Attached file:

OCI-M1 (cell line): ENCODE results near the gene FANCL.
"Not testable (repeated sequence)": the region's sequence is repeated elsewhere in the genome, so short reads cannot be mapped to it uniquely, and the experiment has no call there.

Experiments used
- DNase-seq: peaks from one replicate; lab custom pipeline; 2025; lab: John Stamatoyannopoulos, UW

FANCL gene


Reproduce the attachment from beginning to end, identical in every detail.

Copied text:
OCI-M1 (cell line): ENCODE results near the gene FANCL.
"Not testable (repeated sequence)": the region's sequence is repeated elsewhere in the genome, so short reads cannot be mapped to it uniquely, and the experiment has no call there.

Experiments used
- DNase-seq: peaks from one replicate; lab custom pipeline; 2025; lab: John Stamatoyannopoulos, UW

FANCL gene